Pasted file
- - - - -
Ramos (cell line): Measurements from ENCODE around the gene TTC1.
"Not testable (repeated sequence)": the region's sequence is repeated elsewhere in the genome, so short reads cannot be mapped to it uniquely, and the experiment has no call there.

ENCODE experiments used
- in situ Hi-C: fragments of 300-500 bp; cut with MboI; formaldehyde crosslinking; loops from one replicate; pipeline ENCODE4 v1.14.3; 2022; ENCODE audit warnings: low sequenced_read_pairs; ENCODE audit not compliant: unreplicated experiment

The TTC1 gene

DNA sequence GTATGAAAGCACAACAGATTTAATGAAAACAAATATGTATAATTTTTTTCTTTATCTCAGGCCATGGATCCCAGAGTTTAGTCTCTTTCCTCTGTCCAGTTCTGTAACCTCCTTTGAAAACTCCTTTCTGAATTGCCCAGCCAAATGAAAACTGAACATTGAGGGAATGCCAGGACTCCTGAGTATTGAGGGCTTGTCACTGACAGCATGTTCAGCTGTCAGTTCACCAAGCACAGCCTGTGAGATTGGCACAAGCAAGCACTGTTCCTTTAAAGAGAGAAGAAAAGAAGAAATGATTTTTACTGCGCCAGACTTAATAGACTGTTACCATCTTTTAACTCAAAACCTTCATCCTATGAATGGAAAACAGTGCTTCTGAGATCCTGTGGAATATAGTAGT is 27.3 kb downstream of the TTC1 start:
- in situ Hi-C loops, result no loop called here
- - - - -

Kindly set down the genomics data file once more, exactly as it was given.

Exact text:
Ramos (cell line): Measurements from ENCODE around the gene TTC1.
"Not testable (repeated sequence)": the region's sequence is repeated elsewhere in the genome, so short reads cannot be mapped to it uniquely, and the experiment has no call there.

ENCODE experiments used
- in situ Hi-C: fragments of 300-500 bp; cut with MboI; formaldehyde crosslinking; loops from one replicate; pipeline ENCODE4 v1.14.3; 2022; ENCODE audit warnings: low sequenced_read_pairs; ENCODE audit not compliant: unreplicated experiment

The TTC1 gene

DNA sequence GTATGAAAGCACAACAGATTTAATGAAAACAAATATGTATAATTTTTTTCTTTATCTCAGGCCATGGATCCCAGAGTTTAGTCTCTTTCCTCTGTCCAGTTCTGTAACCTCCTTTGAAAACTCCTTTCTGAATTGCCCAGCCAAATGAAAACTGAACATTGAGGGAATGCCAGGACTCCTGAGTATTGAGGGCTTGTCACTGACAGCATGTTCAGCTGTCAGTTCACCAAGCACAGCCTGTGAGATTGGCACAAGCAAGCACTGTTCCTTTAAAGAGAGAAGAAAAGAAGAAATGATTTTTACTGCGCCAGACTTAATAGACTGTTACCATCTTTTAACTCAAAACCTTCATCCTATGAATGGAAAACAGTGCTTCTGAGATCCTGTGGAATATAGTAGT is 27.3 kb downstream of the TTC1 start:
- in situ Hi-C loops, result no loop called here